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by Dr Geetanjali Mamutil, Brace5 Orthodontics, Castle Hill, NSW
Many years ago, we owned an older 3D printer but the technology was not fast enough for a smooth workflow. With technology developing so rapidly, we were keen to purchase a new 3D printer to use in our orthodontic clinic. We wanted something fast and reasonably priced. The SprintRay Pro 95 fitted the bill.
What’s good about it
This 3D printer has improved the overall workflow at our practice and saved us lots of time. The patient’s mouth is digitally scanned, set up on the computer and then sent to the printer, over our clinic Wifi or the printer’s own Wifi/USB port. We use it to print out resin models of patients’ teeth on which we can make clear vacuum formed retainers. No more alginate impressions or stone models.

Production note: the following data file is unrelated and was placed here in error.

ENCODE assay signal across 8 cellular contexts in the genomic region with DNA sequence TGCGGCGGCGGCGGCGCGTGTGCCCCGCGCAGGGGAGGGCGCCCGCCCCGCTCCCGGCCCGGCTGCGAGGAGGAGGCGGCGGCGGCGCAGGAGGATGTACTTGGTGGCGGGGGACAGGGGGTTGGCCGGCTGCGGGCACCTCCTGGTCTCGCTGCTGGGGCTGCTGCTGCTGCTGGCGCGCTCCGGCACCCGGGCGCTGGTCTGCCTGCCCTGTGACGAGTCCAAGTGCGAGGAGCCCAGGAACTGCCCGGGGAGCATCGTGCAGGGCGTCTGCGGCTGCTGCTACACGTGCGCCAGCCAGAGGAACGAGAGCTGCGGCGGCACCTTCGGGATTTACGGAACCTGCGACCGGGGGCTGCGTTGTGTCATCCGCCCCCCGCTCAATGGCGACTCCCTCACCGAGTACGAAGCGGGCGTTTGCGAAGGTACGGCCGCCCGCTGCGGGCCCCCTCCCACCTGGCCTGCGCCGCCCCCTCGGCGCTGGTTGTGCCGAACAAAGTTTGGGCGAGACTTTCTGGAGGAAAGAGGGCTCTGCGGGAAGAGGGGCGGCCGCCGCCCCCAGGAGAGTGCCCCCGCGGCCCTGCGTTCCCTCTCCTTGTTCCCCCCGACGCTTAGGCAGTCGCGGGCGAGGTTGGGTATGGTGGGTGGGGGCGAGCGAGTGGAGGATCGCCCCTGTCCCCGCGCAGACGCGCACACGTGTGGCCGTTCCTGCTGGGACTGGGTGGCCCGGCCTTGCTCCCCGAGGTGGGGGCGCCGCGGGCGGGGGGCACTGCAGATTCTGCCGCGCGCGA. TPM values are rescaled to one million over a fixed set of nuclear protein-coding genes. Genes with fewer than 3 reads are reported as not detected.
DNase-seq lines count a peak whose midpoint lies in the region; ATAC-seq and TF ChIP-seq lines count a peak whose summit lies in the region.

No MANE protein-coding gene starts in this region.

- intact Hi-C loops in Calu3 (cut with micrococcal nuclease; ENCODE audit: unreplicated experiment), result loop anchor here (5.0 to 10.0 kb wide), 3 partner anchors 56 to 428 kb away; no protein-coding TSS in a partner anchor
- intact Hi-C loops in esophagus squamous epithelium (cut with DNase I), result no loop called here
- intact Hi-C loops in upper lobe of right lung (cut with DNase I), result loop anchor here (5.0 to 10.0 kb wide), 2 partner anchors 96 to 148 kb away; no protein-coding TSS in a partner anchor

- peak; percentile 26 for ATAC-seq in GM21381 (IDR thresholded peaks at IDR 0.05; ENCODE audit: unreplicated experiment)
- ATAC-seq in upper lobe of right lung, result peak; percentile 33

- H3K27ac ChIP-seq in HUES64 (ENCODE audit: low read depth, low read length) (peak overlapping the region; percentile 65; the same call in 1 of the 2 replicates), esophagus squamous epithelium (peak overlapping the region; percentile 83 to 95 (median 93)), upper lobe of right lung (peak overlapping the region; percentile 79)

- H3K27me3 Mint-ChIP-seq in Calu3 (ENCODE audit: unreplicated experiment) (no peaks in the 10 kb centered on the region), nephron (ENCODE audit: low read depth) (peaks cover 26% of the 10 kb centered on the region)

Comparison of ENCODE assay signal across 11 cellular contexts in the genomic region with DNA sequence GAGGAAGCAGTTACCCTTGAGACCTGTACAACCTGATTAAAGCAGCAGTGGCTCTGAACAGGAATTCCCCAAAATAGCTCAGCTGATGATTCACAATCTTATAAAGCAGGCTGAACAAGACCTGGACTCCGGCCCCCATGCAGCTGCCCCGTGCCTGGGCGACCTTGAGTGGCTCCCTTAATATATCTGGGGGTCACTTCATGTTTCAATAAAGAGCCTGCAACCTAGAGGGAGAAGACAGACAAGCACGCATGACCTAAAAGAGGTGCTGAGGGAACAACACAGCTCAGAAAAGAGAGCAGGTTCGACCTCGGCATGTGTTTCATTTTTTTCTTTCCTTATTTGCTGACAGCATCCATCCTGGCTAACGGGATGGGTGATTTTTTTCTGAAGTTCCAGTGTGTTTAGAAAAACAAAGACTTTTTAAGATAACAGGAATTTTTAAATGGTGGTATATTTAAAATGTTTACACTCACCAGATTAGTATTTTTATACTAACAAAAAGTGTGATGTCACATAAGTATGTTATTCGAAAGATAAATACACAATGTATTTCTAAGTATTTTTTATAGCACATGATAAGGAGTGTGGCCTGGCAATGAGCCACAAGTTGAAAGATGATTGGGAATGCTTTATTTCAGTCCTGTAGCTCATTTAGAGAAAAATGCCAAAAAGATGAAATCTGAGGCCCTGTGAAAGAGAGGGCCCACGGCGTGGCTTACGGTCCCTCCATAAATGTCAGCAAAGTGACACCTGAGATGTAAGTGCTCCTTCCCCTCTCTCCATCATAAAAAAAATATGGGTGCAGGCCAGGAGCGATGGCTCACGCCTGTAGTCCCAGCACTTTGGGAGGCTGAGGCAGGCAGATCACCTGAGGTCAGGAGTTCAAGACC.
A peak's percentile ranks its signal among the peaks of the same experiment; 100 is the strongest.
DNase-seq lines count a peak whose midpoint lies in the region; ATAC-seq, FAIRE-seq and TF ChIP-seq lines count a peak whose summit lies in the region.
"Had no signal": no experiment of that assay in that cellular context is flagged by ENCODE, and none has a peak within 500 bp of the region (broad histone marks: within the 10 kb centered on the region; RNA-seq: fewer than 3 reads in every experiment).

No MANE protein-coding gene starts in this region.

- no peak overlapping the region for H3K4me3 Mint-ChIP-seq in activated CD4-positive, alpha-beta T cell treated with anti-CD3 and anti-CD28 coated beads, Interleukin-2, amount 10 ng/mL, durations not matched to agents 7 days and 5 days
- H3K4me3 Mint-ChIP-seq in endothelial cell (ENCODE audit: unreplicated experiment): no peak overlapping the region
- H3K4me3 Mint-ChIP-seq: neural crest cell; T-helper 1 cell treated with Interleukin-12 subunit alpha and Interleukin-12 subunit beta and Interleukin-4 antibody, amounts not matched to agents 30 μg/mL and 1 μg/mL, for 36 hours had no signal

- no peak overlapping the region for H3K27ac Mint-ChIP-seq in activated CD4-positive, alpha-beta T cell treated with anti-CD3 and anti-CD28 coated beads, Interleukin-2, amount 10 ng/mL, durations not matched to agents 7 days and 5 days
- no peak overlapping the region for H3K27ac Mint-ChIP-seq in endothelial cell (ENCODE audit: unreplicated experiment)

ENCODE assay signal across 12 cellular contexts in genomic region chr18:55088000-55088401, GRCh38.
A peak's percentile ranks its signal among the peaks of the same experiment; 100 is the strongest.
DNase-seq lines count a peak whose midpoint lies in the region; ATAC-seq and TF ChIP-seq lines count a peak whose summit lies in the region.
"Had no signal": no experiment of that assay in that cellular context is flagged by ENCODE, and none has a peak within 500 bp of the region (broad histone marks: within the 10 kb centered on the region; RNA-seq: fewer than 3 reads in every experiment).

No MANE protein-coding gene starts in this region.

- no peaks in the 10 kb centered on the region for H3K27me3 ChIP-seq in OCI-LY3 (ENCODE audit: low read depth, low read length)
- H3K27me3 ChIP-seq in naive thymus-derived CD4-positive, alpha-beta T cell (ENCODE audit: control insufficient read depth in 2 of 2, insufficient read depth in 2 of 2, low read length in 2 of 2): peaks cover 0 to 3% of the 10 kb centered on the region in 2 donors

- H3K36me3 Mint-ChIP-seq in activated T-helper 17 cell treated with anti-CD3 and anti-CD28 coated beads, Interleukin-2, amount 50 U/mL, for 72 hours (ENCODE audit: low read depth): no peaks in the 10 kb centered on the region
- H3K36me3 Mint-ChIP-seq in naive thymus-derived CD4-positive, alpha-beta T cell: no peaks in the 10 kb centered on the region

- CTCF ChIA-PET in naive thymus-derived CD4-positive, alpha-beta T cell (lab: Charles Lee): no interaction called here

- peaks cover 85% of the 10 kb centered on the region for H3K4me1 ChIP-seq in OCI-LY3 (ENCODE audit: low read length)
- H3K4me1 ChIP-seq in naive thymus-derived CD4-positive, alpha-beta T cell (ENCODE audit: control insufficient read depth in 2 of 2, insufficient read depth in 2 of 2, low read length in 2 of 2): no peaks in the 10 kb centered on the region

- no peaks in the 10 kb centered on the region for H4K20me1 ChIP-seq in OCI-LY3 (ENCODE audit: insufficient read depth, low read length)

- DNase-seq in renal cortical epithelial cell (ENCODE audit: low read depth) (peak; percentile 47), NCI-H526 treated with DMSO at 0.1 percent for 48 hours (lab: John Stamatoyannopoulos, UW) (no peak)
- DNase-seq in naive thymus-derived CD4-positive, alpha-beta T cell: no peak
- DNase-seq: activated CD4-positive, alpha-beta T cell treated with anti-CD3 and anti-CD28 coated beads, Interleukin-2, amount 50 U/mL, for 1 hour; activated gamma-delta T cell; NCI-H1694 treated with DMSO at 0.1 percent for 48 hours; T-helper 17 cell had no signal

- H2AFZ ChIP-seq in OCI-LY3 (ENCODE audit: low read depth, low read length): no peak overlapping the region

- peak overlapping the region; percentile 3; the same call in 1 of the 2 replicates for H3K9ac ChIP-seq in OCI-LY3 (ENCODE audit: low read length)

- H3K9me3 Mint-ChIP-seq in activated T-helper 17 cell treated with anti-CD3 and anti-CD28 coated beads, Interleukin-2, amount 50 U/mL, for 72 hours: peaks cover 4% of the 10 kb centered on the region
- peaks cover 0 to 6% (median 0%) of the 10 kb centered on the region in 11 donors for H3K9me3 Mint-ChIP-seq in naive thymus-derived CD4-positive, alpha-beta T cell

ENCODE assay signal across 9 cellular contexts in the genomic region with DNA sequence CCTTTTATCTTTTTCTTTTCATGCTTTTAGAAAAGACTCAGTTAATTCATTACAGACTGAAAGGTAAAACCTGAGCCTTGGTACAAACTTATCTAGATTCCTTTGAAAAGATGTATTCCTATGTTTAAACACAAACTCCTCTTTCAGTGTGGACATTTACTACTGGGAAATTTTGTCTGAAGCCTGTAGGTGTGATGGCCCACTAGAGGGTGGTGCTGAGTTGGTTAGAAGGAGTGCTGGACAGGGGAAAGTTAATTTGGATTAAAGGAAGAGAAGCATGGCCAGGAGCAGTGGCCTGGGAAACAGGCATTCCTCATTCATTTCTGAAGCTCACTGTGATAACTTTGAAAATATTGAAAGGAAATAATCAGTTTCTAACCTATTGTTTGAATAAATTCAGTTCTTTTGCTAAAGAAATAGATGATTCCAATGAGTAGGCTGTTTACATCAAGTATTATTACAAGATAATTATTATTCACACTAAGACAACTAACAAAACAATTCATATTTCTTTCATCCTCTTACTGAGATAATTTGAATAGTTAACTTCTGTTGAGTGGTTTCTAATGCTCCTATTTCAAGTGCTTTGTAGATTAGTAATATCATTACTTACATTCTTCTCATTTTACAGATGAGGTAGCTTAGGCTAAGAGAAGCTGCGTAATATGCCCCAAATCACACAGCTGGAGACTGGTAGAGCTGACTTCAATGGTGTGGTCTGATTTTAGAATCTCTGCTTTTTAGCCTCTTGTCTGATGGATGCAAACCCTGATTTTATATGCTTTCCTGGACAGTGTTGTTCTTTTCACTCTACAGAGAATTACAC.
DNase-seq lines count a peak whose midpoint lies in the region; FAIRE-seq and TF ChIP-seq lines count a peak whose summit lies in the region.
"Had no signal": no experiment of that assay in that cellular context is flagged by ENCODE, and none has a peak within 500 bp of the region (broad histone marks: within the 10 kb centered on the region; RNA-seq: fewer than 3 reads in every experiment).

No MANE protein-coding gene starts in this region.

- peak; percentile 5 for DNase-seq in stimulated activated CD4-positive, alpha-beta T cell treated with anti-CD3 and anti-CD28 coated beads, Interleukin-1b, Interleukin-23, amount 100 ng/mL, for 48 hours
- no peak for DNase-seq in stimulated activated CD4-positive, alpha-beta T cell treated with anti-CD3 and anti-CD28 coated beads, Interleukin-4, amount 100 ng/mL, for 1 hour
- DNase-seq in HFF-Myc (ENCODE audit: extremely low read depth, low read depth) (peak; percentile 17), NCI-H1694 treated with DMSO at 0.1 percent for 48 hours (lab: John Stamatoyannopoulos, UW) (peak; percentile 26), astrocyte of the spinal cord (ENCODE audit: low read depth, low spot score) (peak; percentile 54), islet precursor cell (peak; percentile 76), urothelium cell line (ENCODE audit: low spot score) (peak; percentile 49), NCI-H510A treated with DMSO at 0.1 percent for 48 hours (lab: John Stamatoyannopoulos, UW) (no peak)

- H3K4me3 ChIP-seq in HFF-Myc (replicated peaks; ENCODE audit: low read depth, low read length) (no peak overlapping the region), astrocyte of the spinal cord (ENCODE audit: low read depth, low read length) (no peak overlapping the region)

One thing we’ve loved about this 3D printer is the chance to explore various 3D software options and print out other devices. It enabled us to quickly design and develop our very own Twin Block Aligner that helps move the patient’s jaw forward. The old-style versions are made of acrylic and wire but the printed versions are effective and comfortable. There are also different types of resins available to buy for a range of other applications including—but not limited to—surgical guides, dyes and occlusal splints.
The printer takes about 30 minutes to print out models but can print eight units at a time—more, if orientated vertically. We also purchased a curing box that takes about 10 minutes to completely cure the resin. The printer now complements our two iTero scanners.
What’s not so good
The package includes the printer, the curing box, software and lifetime support but it’s still quite expensive to purchase. A practice would have to ensure that they are prepared to switch many of their cases digitally to make it financially viable.